The Parent-Child Relationship

It may seem odd to think about developing a relationship with your infant. In fact, it isn’t unusual for it to take a little while for a parent to “bond” with their infant at birth (and to be even more clear, it’s the PARENT bonding at birth, the baby isn’t really “bonding” to you yet). In the first month or so, you may be especially frazzled dealing with your new role.

But then, your baby smiles at you. A real smile, not one from passing something that cues you into their needing a diaper change. Your baby looks into you eyes and smiles like the recognize you. Because they do!

That is your relationship budding. All the work you’ve been putting in the last couple months (because type of smile starts around 6-12 weeks of age) is paying off.

Zero to Three offers these tips for forming a strong relationship with your infant (more information is at the website).

  • Allow for some unstructured, uninterrupted time with your child each day. When your child is first born, this may just be when you are feeding them, but also talking and playing with them as they get older. Ignore your phone, television, and chores for just a little while and enjoy this time with your child.
  • Let your child know you’re interested in her activities. Remember, something normal and possibly even boring to you is new and exciting for your infant. Try to share their sense of wonder and excitement!
  • Encourage children to express their feelings in an age-appropriate way. Helping children identify emotions in themselves and others is an important aspect of relationships. Labeling your own emotions and showing positive ways to cope with them will teach them.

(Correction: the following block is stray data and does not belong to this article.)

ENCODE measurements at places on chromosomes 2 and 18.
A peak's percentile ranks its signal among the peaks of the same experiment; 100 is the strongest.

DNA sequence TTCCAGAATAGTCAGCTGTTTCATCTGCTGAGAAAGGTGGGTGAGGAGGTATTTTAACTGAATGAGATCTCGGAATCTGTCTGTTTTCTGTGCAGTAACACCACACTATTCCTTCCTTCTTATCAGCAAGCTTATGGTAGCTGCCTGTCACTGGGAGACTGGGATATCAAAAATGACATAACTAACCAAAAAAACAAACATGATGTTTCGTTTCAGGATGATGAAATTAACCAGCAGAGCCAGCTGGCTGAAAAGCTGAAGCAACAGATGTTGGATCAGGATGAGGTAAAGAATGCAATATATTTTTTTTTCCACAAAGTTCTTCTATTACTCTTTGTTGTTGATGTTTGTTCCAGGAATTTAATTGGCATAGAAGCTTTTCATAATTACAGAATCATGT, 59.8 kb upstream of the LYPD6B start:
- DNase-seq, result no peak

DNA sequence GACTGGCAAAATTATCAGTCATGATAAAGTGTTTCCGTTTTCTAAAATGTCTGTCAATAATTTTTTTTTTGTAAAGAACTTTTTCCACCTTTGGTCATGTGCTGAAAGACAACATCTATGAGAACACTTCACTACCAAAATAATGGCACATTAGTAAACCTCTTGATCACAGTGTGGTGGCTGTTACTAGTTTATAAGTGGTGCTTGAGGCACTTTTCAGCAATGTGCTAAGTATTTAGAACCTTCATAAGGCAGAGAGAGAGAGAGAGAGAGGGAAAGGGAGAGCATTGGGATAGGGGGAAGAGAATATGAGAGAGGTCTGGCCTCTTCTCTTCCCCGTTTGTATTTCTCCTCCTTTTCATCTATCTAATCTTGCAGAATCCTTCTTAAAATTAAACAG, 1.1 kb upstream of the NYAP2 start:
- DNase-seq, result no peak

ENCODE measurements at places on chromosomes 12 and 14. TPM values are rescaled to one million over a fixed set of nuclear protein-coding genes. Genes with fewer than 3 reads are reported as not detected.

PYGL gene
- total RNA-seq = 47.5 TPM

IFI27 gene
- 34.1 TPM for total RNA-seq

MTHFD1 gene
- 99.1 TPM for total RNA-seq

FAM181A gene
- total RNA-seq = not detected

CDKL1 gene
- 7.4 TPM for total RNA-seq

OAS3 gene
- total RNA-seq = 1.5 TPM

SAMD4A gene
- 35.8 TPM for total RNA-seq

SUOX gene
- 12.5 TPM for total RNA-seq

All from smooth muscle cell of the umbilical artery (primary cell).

• Respect and recognize your child’s feelings. When your child expresses their feelings, don’t minimize them or make fun of them. What seems small or silly to you won’t be to them.
  • Play games that explore feelings. Play is very important for children to work through different emotions and situations. As children get older, it can act as a “dress rehearsal” for big events that they could use a little preparation for.
  • Provide opportunities for your child to develop relationships with peers. While this may not be too important most of the first year of life, you might start having play dates toward the end of the first year. It’s good for you and your child to get some contact with peers!
  • Limit TV and other “screen time”. While TV is fun, it doesn’t offer a lot for young children, especially not on its own. When they do watch TV, talk to them about what they are seeing and learning.